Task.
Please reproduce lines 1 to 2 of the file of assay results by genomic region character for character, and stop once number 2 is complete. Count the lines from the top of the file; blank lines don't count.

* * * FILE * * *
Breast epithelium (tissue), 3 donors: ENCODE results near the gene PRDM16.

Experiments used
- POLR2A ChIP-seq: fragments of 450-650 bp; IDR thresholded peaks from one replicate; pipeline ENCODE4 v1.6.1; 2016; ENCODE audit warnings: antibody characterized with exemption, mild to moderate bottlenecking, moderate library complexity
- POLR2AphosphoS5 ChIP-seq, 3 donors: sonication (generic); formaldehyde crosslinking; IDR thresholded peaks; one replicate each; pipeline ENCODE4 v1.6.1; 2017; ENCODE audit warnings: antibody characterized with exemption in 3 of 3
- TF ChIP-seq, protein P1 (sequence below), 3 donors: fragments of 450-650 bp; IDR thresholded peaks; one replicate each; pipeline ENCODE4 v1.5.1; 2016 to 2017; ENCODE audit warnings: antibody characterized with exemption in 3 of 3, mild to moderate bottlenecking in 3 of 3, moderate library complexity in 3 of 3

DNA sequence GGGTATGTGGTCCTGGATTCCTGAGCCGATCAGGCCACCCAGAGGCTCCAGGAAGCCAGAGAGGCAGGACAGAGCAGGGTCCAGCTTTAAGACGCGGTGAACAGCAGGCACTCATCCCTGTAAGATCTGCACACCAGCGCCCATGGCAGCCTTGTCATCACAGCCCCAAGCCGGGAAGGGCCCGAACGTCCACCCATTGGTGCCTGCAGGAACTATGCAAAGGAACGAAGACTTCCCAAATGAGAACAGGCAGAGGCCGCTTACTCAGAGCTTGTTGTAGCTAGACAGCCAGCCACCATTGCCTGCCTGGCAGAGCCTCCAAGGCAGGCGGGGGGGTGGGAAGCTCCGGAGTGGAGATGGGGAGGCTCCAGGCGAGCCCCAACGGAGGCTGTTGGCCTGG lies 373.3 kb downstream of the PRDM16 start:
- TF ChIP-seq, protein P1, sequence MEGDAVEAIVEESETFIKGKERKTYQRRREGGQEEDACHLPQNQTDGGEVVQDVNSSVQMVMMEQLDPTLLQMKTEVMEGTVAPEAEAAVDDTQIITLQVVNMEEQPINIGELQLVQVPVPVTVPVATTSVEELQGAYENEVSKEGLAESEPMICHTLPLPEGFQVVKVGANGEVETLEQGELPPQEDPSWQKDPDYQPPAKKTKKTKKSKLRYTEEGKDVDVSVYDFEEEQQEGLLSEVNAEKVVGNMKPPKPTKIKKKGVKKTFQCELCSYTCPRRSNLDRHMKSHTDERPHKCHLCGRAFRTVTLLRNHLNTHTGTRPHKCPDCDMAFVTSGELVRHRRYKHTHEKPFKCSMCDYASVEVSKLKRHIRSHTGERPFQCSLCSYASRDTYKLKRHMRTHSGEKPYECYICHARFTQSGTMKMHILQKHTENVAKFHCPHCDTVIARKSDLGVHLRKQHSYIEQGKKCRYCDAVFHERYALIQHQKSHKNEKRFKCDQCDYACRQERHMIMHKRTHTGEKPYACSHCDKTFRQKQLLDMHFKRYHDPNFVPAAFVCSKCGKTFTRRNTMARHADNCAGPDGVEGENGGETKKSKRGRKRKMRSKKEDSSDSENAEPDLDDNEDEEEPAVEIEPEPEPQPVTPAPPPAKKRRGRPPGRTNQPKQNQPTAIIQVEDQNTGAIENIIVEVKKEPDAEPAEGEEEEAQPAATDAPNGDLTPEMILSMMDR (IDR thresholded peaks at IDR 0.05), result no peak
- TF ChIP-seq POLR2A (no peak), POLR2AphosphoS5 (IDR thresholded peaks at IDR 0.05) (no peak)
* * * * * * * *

Breast epithelium (tissue), 3 donors: ENCODE results near the gene PRDM16.

Experiments used